Abstract: This paper accounts for China’s economic growth since 1980 in a unified endogenous growth model in which a sequencing of physical capital accumulation, human capital accumulation and innovation drives the rise in China’s aggregate income. The first stage is characterized by physical capital accumulation. The second stage includes both physical and human capital accumulation, and in the final stage innovation is added to the mix. Model calibrations indicate that the growth model can generate a trajectory that accords well with the different stages of development in China.
    Keywords: China; economic growth; transitional dynamics
    JEL: D90 O31 O33 O41
    Date: 2012–06–18
  20. By: Aleksandra Parteka (Gdansk University of Technology, Gdansk, Poland); Joanna Wolszczak-Derlacz (Gdansk University of Technology, Gdansk, Poland)
    Abstract: This paper addresses the relationship between growth of relative productivity in Polish manufacturing sectors and forces stemming from trade integration with the EU. We look at the productivity growth from the perspective of relations between Polish manufacturing sectors and the foreign ones, focusing on partner countries from the enlarged EU. Empirical analysis is based on sector level bilateral data concerning both domestic (Polish) and foreign markets’ characteristics and their degree of openness in the period 1995-2006. Main results indicate that, both in the short and long run, an increase in domestic sectors’ openness exerts a positive effect on productivity growth in Poland (the opposite effect is exhibited by foreign sectors’ openness). In addition, expansion in relative size of Polish sectors versus foreign ones boosts domestic labour productivity growth.
    Keywords: labour productivity, trade, integration
    JEL: F14 F15 F16
    Date: 2012–06
  21. By: Yang, Juan; Leatham, David J.
    Abstract: In this paper we examine price transmission for major agriculture (food) and energy products in China for the years 2004 to 2010. The Error correction model (ECM) and the directed acyclic graphs (DAG) are applied to identify price dynamics among these six variables: rice, wheat, corn, coal, crude oil and ethanol. Our major contribution to the existing literature lies in two perspectives: 1) We firstly employ the error correction model with directed acyclic graphs to study the price dynamics in the food-energy sector in China. The advantage of this approach is that it can offer data-determined (as opposed to a subjectively-determined) pattern for the contemporaneous causal flows which are then used to conduct a more reliable innovation accounting analysis of the ECM shocks. 2) We uncover a recent price transmission among major food-energy markets in China and provide a broad understanding of price adjustments across markets. The result indicates that in the short run, crop price is driving the energy price, while in the long run, crude oil is the leading factor that drives food and other energy prices. We also find that ethanol price is neither in the long-run equilibrium nor responding to deviation from long-run equilibrium. It supports that under the current policy, Chinese government has done well to prevent the ethanol price driving up the food price. The biofuel production is not the cause of rising food price in China.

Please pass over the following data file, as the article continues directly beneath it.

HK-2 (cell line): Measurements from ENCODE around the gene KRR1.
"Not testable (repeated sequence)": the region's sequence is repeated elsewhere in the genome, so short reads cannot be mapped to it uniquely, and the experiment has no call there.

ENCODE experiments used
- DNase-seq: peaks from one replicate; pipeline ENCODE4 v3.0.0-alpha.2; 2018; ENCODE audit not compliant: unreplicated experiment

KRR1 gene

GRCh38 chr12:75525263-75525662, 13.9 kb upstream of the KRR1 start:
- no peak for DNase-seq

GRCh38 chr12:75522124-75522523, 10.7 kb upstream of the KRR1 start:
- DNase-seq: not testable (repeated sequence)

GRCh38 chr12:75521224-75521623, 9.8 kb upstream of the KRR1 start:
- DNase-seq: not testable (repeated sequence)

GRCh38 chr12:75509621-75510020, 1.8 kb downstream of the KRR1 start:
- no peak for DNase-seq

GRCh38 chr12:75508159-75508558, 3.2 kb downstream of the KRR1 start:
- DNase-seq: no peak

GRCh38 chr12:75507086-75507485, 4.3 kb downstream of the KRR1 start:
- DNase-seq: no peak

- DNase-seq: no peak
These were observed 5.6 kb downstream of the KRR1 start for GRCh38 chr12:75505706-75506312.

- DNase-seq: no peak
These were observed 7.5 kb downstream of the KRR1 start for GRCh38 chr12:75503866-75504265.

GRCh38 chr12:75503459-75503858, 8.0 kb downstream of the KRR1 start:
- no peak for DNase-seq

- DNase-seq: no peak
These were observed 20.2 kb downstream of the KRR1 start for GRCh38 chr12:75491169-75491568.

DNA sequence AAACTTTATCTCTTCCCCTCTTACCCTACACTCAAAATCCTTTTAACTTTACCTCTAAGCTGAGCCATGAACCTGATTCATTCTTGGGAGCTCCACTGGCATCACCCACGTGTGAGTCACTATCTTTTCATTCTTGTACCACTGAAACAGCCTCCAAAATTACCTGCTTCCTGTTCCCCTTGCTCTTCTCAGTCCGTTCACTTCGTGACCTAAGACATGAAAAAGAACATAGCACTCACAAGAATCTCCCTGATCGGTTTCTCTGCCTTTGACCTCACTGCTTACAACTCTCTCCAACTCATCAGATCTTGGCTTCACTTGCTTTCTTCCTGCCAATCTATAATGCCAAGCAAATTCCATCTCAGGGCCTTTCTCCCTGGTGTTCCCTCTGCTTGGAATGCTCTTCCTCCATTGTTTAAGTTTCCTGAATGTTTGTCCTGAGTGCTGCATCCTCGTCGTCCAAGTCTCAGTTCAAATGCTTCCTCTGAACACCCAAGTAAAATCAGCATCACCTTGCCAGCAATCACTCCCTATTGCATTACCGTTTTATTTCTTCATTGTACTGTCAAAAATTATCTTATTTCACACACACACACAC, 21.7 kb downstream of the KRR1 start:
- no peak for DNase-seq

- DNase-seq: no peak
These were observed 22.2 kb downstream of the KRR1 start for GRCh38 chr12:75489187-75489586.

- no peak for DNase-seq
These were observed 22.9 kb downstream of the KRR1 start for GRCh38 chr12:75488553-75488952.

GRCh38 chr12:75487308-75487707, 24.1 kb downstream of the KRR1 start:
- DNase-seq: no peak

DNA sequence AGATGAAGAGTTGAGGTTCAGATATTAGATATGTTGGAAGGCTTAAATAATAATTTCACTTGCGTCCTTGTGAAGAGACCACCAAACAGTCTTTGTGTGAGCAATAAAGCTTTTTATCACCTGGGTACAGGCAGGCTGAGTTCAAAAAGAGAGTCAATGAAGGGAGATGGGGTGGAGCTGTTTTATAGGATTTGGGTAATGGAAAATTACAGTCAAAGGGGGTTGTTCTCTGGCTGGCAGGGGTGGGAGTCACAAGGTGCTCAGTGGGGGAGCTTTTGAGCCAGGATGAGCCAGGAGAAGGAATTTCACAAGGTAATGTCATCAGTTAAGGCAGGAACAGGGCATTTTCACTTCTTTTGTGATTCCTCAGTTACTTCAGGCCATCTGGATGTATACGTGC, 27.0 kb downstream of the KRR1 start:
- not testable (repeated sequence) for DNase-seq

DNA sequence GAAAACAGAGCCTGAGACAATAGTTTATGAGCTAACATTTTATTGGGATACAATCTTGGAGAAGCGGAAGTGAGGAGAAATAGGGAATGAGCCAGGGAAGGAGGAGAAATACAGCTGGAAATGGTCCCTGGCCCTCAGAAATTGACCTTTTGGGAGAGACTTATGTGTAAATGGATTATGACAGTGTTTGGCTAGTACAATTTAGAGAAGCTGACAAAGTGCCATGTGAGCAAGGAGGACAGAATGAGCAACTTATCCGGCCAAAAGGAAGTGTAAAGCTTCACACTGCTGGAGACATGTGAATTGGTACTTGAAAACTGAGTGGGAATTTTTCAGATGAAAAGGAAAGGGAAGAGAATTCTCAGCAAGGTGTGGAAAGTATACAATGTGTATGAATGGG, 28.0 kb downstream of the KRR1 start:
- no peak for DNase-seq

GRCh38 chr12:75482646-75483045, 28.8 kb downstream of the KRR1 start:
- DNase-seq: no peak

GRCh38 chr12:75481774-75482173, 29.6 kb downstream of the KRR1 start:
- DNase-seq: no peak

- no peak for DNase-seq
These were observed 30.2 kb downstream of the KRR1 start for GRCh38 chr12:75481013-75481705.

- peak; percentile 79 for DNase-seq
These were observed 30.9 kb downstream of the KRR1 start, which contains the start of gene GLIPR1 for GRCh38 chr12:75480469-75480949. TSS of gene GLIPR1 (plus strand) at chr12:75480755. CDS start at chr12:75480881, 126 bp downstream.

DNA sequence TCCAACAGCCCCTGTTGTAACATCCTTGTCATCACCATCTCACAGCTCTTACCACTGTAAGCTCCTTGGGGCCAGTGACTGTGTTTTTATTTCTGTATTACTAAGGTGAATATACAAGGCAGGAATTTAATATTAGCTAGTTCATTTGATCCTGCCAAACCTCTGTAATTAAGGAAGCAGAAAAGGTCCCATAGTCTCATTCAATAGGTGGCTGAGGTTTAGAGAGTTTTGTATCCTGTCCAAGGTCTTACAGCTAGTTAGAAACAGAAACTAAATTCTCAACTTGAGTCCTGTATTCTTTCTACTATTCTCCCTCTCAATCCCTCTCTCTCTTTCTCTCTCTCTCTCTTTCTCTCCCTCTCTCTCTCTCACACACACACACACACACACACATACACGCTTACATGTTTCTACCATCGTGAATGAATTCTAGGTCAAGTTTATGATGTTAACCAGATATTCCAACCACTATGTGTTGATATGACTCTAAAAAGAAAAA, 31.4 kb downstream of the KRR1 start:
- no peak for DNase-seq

Keywords: energy, food, biofuel, ethanol, error correction model, direct acyclic graph, Agricultural and Food Policy, Demand and Price Analysis, Environmental Economics and Policy, Food Security and Poverty,
    Date: 2012
  22. By: Torok, Aron; Jambor, Attila